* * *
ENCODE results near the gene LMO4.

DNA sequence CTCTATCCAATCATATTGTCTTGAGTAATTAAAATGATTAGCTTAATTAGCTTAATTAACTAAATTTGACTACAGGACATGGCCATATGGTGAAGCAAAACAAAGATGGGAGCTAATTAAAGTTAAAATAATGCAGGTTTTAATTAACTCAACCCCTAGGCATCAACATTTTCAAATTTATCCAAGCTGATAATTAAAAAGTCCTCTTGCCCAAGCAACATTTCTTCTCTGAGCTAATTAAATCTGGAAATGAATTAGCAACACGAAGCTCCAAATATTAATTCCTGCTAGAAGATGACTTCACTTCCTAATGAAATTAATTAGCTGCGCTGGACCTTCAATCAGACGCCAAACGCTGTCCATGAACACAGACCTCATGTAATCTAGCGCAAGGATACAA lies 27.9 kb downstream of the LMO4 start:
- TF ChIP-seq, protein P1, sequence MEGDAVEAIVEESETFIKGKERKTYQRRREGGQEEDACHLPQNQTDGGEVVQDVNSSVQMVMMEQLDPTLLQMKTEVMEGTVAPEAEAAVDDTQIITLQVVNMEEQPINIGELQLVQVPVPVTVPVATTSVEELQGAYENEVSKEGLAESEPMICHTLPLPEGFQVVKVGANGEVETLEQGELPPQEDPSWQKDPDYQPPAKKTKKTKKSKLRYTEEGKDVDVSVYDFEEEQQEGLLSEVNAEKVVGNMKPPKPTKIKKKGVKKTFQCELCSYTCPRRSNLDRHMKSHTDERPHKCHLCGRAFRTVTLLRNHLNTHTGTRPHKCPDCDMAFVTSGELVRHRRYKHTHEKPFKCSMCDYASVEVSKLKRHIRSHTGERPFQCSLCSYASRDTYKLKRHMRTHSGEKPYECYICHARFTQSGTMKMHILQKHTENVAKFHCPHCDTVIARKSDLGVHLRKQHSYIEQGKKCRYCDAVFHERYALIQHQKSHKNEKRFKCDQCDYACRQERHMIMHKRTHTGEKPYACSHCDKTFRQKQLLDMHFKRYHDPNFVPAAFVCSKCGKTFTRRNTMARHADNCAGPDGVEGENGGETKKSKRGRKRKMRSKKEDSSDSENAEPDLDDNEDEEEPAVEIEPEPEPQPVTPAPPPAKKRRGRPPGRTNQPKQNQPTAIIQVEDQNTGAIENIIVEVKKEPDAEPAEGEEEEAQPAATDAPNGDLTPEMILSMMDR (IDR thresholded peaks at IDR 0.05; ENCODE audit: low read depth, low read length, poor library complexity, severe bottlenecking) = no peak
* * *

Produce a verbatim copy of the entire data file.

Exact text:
ENCODE results near the gene LMO4.

DNA sequence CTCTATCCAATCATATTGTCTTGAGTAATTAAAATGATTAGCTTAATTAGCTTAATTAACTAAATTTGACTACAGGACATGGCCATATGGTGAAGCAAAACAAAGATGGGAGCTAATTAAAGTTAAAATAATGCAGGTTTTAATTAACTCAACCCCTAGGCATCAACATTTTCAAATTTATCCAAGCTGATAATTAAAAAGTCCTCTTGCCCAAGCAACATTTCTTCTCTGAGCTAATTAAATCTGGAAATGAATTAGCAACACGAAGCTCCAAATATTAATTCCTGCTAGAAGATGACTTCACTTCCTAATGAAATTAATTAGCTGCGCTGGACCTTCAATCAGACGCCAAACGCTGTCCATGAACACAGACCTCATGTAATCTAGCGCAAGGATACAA lies 27.9 kb downstream of the LMO4 start:
- TF ChIP-seq, protein P1, sequence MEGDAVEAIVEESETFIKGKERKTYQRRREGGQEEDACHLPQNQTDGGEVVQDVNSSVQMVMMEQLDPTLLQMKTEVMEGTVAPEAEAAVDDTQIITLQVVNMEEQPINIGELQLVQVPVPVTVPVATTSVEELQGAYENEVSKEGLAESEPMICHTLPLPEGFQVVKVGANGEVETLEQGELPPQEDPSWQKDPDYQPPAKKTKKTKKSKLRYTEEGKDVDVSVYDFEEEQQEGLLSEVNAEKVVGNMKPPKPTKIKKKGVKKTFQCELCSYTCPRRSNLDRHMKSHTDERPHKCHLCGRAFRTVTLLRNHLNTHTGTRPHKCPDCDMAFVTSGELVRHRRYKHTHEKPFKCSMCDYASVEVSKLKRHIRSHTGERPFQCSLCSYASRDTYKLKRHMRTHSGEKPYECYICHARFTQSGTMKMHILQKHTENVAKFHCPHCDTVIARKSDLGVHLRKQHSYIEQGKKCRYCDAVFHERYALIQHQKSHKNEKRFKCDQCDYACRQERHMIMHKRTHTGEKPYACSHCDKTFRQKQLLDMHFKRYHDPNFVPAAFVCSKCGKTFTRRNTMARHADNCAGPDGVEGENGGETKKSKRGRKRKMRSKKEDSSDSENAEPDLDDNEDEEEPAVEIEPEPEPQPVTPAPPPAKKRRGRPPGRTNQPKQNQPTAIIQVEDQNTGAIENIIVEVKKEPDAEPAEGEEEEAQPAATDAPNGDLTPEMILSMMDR (IDR thresholded peaks at IDR 0.05; ENCODE audit: low read depth, low read length, poor library complexity, severe bottlenecking) = no peak